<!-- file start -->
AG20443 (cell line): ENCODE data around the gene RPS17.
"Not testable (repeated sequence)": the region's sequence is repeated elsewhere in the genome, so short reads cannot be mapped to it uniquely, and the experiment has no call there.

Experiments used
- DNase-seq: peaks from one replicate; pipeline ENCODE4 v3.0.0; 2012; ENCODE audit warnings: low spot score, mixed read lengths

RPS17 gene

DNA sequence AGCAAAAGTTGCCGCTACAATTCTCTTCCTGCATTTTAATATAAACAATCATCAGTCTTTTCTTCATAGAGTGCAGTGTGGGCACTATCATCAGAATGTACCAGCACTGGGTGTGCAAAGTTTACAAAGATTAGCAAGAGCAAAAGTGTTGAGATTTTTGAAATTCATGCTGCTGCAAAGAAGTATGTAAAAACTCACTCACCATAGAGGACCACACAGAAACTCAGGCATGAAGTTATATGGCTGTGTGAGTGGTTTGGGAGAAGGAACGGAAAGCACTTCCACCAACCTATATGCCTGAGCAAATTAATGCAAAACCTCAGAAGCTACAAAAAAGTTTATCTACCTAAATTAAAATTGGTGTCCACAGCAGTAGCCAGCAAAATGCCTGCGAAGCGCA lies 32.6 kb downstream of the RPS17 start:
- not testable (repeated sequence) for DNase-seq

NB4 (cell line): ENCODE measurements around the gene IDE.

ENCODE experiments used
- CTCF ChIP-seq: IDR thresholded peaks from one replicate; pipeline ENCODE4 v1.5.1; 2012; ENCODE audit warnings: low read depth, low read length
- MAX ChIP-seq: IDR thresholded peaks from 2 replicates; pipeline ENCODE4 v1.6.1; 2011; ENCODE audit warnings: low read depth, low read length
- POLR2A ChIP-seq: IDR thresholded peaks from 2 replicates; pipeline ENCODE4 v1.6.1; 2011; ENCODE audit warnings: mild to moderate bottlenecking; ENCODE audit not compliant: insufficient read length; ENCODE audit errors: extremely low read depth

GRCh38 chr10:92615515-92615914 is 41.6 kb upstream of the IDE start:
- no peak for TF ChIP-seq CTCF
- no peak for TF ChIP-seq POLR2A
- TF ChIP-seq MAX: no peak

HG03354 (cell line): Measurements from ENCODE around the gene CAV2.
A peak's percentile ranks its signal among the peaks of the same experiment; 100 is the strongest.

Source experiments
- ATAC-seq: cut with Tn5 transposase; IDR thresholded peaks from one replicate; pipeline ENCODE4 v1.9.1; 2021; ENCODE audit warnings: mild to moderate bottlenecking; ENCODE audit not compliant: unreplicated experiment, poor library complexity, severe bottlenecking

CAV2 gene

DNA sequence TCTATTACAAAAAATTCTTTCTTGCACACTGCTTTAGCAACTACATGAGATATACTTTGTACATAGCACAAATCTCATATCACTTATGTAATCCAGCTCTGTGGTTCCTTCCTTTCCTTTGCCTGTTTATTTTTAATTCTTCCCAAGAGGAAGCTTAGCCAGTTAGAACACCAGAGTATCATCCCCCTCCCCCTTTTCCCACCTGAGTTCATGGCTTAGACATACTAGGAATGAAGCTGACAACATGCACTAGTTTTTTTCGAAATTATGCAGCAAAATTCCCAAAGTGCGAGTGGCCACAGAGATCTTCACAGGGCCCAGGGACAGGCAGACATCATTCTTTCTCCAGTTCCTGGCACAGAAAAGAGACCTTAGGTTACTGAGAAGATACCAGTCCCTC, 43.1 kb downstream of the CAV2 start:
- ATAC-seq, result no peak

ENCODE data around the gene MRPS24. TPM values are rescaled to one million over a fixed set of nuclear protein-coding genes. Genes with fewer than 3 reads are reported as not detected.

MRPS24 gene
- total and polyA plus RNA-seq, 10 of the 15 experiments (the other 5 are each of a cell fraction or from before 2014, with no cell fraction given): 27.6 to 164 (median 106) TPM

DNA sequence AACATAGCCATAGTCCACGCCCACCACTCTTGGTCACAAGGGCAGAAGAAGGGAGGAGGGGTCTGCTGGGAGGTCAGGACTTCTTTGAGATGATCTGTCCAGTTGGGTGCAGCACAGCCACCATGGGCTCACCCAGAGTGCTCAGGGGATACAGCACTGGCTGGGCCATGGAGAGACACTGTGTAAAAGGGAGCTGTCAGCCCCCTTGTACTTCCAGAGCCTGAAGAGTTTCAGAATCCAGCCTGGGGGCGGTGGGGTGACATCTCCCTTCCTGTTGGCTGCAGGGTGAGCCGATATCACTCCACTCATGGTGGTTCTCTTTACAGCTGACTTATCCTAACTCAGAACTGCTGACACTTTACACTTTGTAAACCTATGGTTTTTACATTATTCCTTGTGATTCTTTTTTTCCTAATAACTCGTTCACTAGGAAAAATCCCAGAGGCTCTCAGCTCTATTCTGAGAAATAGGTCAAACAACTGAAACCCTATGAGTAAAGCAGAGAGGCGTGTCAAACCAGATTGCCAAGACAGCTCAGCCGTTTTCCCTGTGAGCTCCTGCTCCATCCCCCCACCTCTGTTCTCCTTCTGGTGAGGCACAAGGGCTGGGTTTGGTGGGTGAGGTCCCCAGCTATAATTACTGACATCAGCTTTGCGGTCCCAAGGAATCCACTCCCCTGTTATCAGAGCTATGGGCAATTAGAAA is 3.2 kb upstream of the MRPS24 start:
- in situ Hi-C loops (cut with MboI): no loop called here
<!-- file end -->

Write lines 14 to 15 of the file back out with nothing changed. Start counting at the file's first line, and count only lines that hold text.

- no peak for TF ChIP-seq CTCF
- no peak for TF ChIP-seq POLR2A